You may be unable to do this in a fully portable way.

The reason is that N-bit signed ints may only be good enough for representing 2^{N}-1 distinct values.

This is especially the case if signed integers are in the sign-and-magnitude or the 1's-complement representation. These representations are are symmetric around 0.

Even the 2's-complement representation may be symmetric around 0 and allow only 2^{N}-1 distinct values from -(2^{N-1}-1) to 2^{N-1}-1 (just like in the above case) instead of allowing 2^{N} distinct values from -2^{N-1} to 2^{N-1}-1.

Further, union tricks and forceful shoving of N-bit unsigned integers into N-bit signed integers do or can result in undefined behavior per the C standard. You want to avoid that.

You can do something like this, but it may fail on some platforms:

```
#include <limits.h>
#if UINT_MAX >= 0xFFFFFFFF
typedef unsigned uint32;
#define UINT32_MIN UINT_MIN
#define UINT32_MAX UINT_MAX
typedef int int32;
#define INT32_MIN INT_MIN
#define INT32_MAX INT_MAX
#else
typedef unsigned long uint32;
#define UINT32_MIN ULONG_MIN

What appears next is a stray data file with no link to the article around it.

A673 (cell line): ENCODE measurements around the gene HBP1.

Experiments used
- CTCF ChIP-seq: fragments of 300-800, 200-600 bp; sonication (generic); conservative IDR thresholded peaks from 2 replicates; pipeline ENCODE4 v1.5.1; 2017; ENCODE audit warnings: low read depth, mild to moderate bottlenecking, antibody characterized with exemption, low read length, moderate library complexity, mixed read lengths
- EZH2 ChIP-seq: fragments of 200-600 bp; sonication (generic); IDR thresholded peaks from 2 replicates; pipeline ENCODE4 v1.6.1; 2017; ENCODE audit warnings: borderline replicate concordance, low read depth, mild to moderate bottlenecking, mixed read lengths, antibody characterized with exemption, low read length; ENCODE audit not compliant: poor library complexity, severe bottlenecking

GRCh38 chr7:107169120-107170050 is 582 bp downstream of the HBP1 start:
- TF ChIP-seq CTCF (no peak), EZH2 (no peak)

#define UINT32_MAX ULONG_MAX
typedef long int32;
#define INT32_MIN LONG_MIN
#define INT32_MAX LONG_MAX
#endif
typedef unsigned long long uint64;
#define UINT64_MAX ULLONG_MAX
#ifndef C_ASSERT
#define C_ASSERT(expr) extern char CAssertExtern[(expr)?1:-1]
#endif
// Make sure uint32 is 32 bits exactly without padding bits:
C_ASSERT(sizeof(uint32) * CHAR_BIT == 32 && UINT32_MAX == 0xFFFFFFFF);
// Make sure int32 is 32 bits exactly without padding bits and is 2's complement:
C_ASSERT(sizeof(int32) * CHAR_BIT == 32 &&
INT32_MAX == 0x7FFFFFFF && (uint32)INT32_MIN == 0x80000000);
// Make sure uint64 is 64 bits exactly without padding bits:
C_ASSERT(sizeof(uint64) * CHAR_BIT == 64 && UINT64_MAX == 0xFFFFFFFFFFFFFFFFULL);
void splitUint64IntoInt32s(uint64 x, int32* ph, int32* pl)
{
uint32 h = (uint32)(x >> 32);
uint32 l = (uint32)x;
if (h <= INT32_MAX)
*ph = h;
else
*ph = (int)(h - INT32_MAX - 1) - INT32_MAX - 1;
if (l <= INT32_MAX)
*pl = l;
else
*pl = (int)(l - INT32_MAX - 1) - INT32_MAX - 1;
}
uint64 combineInt32sIntoUint64(int32 h, int32 l)
{
return ((uint64)(uint32)h << 32) | (uint32)l;
}
```

gcc is able to produce quite optimal machine code from the above without any arithmetic operations:

```
_splitUint64IntoInt32s:
movl 8(%esp), %edx
movl 12(%esp), %eax
movl %edx, (%eax)
movl 4(%esp), %edx
movl 16(%esp), %eax
movl %edx, (%eax)
ret
_combineInt32sIntoUint64:
movl 8(%esp), %eax
movl 4(%esp), %edx
ret
```

`a`

to 64bit before shifting (but i'm not sure on that) – AD-530 Oct 23 '12 at 20:58